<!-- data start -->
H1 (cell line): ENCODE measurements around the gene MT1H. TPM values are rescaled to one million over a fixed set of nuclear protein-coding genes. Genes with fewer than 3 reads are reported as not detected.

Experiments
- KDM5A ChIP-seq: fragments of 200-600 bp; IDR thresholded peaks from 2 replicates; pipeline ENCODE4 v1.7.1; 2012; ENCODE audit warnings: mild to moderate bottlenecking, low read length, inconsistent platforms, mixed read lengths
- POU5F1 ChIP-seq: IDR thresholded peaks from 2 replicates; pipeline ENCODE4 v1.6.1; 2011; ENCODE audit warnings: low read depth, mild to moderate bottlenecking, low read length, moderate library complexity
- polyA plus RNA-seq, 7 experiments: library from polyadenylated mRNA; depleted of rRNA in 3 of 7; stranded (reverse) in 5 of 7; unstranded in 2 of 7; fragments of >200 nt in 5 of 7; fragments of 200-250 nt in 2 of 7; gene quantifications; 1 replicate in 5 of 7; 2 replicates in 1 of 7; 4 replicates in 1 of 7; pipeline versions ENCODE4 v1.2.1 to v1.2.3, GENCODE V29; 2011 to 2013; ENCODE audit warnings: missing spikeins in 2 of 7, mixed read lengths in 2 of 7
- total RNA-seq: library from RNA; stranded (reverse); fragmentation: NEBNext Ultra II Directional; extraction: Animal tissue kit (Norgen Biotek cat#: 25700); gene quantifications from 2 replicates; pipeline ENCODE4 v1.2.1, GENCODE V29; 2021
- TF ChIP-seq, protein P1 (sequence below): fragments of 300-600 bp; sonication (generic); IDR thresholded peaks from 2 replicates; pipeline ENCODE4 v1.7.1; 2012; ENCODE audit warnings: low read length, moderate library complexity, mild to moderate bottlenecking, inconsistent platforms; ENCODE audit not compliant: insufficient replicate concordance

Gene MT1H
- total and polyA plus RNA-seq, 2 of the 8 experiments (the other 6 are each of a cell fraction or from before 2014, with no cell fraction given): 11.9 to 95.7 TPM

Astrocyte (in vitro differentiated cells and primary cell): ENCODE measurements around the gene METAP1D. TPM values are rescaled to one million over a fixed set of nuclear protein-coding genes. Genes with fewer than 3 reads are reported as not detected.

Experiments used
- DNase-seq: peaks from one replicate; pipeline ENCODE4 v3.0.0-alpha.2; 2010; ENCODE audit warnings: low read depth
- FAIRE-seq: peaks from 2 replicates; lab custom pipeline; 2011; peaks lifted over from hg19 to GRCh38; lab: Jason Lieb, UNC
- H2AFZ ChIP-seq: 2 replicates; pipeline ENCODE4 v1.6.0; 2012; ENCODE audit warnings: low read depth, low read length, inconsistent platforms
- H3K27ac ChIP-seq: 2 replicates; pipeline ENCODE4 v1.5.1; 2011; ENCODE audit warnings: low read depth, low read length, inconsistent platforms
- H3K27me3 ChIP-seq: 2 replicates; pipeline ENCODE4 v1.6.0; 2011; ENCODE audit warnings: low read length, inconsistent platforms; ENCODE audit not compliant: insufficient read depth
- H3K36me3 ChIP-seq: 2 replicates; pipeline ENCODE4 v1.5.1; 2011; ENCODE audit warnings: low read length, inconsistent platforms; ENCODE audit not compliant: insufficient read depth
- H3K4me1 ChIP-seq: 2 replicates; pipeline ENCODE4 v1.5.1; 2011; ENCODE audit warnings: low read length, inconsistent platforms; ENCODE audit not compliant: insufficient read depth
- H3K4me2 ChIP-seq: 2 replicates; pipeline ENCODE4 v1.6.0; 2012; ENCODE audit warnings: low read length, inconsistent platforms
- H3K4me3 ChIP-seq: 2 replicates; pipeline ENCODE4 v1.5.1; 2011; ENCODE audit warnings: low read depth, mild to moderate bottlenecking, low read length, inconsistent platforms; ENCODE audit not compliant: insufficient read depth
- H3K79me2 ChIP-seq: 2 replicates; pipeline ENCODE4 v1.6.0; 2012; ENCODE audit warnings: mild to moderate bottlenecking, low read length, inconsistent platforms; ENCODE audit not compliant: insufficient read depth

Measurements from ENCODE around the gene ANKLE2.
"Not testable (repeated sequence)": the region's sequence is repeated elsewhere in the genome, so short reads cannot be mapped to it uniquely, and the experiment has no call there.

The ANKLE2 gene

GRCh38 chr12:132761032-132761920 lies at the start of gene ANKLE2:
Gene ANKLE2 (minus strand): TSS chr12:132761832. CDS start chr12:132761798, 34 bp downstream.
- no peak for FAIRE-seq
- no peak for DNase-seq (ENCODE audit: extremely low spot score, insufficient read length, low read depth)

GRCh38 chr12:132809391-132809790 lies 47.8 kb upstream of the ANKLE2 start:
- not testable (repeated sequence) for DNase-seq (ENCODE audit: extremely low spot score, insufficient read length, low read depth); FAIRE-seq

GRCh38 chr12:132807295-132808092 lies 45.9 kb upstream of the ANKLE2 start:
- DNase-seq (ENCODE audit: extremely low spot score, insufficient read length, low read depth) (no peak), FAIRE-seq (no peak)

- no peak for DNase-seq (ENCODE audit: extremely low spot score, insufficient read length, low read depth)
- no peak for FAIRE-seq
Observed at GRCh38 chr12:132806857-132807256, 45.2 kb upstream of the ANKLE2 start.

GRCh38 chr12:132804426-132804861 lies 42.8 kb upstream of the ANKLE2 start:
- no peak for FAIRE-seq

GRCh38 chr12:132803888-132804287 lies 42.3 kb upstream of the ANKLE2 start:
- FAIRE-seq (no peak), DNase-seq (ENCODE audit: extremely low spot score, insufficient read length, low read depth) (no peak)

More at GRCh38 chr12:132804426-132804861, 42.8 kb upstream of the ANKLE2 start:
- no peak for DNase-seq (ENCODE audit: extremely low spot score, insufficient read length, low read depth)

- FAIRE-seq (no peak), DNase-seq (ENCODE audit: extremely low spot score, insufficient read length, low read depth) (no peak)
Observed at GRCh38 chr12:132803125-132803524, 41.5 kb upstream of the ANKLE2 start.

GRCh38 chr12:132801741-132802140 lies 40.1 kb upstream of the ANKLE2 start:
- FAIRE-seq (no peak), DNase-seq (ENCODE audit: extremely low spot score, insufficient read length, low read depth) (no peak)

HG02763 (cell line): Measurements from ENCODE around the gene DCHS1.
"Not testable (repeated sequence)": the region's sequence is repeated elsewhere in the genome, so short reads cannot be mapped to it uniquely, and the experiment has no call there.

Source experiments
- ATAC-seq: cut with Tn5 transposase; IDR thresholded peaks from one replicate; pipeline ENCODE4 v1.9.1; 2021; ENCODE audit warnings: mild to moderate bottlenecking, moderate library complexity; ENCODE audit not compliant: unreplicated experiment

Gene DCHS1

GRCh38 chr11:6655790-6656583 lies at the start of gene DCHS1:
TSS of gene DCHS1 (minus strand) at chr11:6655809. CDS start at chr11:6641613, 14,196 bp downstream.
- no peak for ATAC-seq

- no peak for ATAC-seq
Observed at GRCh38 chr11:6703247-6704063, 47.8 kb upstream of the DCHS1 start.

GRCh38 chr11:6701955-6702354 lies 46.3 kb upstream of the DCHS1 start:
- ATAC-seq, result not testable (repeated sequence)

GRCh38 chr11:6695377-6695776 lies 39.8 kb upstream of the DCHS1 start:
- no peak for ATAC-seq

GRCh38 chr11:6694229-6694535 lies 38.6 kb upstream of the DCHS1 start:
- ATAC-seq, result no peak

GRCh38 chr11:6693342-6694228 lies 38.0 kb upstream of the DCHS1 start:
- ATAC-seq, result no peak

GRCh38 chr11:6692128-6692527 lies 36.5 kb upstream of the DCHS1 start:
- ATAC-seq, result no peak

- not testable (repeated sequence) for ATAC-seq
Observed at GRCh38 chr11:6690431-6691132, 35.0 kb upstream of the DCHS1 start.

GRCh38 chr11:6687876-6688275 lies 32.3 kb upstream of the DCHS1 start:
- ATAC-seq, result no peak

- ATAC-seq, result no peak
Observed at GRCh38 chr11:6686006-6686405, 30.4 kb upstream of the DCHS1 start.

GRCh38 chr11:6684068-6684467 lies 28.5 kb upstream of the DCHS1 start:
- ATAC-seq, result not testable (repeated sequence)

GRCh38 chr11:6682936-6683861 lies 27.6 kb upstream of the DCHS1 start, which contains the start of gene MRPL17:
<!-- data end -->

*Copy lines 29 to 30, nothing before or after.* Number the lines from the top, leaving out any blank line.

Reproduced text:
GRCh38 chr12:132809391-132809790 lies 47.8 kb upstream of the ANKLE2 start:
- not testable (repeated sequence) for DNase-seq (ENCODE audit: extremely low spot score, insufficient read length, low read depth); FAIRE-seq